The maps GOP legislative leaders have proposed would likely help Republicans strengthen their hold on the Assembly and keep them in position for a veto-proof majority in the Senate.
Assembly Speaker Robin Vos, R-Rochester, noted Republicans took public input submitted from around the state and considered submissions from the guv’s People’s Maps Commission, “so we are confident that these maps are fair for all Wisconsinites.”
A review of the proposed maps shows if they had been in place for the November election, Dem Joe Biden would’ve won more votes than Donald Trump in fewer Assembly seats than under current lines.
Under the current maps, Biden won 37 Assembly districts as he took the statewide contest by more than 20,000 votes. Under the proposed lines, he would’ve won 35, according to a review of data posted by the Campaign Legal Center. The group describes itself as a nonpartisan organization that “advances democracy through law at the federal, state and local levels.”
Both the existing Senate map and the one proposed yesterday have 11 Biden districts.
Still, the GOP proposal would make two suburban Milwaukee seats significantly better for Republicans.
Biden won the 5th SD by 9,455 votes under the current lines, according to a WisPolitics.com analysis of presidential vote by district. Under the proposed map, he would’ve won the seat represented by Sen. Dale Kooyenga, R-Brookfield, by about 570 votes.
Biden lost the suburban Milwaukee 8th SD by 167 votes. He would’ve lost the proposed 8th by about 5,900 votes. The seat is now represented by Sen. Alberta Darling, R-River Hills.
Meanwhile, the heavily Dem 4th and 6th Senate districts would get even more Dem under the proposed map.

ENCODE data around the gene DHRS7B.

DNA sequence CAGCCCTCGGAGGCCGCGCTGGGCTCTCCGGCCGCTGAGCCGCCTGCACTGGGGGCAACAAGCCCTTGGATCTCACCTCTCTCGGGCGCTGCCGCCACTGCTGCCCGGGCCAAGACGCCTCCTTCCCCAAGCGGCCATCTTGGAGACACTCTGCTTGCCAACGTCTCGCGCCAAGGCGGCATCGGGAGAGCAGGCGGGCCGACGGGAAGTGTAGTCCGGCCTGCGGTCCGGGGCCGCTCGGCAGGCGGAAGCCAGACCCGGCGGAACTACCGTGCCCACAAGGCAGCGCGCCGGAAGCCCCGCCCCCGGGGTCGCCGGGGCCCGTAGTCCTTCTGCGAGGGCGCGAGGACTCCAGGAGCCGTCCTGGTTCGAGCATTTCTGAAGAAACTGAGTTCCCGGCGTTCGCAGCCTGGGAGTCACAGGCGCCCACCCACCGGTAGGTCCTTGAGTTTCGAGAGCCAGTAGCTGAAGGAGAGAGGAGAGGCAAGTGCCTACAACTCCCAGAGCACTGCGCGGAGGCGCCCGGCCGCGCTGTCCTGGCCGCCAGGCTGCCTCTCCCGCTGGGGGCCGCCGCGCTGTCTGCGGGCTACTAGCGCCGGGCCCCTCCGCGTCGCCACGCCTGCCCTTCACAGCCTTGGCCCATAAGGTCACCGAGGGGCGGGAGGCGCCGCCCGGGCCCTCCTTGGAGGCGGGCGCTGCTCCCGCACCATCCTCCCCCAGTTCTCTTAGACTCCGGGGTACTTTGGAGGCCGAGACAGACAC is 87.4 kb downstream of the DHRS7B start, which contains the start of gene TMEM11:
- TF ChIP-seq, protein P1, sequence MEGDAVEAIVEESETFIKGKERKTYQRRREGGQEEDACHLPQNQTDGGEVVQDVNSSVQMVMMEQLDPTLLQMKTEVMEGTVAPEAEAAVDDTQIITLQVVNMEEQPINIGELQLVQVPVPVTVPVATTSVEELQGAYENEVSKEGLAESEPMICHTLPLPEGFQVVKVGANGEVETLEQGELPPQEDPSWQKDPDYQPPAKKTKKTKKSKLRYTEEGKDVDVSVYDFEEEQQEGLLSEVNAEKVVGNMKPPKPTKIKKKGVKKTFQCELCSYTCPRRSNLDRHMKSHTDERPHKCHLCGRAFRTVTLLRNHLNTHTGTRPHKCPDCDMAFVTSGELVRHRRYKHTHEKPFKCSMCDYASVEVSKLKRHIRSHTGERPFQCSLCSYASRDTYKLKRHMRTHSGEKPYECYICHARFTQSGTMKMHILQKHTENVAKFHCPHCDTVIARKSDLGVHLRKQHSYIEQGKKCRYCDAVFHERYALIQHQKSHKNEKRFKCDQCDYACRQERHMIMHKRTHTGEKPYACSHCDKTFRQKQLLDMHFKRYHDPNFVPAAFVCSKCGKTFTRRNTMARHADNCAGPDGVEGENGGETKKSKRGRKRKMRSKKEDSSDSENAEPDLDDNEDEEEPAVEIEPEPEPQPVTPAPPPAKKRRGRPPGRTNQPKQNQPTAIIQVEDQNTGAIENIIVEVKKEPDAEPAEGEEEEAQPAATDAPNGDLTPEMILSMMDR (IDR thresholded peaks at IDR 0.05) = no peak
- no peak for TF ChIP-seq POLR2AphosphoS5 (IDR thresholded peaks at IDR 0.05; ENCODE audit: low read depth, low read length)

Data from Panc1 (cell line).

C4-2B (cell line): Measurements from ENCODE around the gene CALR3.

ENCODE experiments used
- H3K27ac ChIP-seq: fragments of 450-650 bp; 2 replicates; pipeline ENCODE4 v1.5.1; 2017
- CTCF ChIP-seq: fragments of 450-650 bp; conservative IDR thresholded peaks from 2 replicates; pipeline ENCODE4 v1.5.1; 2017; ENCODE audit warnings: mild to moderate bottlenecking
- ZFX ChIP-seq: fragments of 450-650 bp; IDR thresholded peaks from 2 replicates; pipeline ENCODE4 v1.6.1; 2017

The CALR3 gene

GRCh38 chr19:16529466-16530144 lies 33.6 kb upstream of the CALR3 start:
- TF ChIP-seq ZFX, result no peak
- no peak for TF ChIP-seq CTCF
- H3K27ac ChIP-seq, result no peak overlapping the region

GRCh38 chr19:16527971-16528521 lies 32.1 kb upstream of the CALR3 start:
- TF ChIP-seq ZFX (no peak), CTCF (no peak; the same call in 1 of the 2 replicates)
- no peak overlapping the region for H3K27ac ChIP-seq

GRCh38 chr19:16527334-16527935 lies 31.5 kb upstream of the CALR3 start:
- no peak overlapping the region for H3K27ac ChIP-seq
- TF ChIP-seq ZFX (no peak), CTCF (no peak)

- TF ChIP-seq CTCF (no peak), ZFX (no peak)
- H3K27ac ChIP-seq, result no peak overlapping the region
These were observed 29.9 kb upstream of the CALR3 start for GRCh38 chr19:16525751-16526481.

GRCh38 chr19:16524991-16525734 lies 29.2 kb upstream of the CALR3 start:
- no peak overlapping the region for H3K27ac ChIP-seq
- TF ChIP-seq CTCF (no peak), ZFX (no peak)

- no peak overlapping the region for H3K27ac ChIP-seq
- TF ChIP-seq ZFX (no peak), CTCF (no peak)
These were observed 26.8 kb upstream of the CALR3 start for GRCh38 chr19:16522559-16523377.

Assembly Minority Leader Gordon Hintz, D-Oshkosh, slammed the proposed maps, released late yesterday, as “gerrymandering 2.0.”
“What Republicans have unveiled is simply a minor retooling of maps that were already found unconstitutional by the courts, using the same corrupt and secretive methods as last time around,” Hintz tweeted after the maps were rolled out.
Going into the process, Republicans approved a resolution stating one of their criteria for the maps was to retain as much of the current districts as possible while accounting for population growth.
According to the Legislative Reference Bureau memos on the maps, the average core retention rate for Assembly districts is 84.2 percent on the proposed maps and 92.2 percent for Senate seats.
A WisPolitics.com review of the maps shows six majority Black districts in the Assembly and two Hispanic districts.
They also would maintain two majority Black Senate districts while creating a new majority Hispanic district by voting age population.
The latest draft maps from Gov. Tony Evers’ People’s Maps Commission would create fewer majority Black and Hispanic districts than exist under current law. The commission, which released a second round of drafts yesterday, plans to produce a final proposal in early November after gathering public input.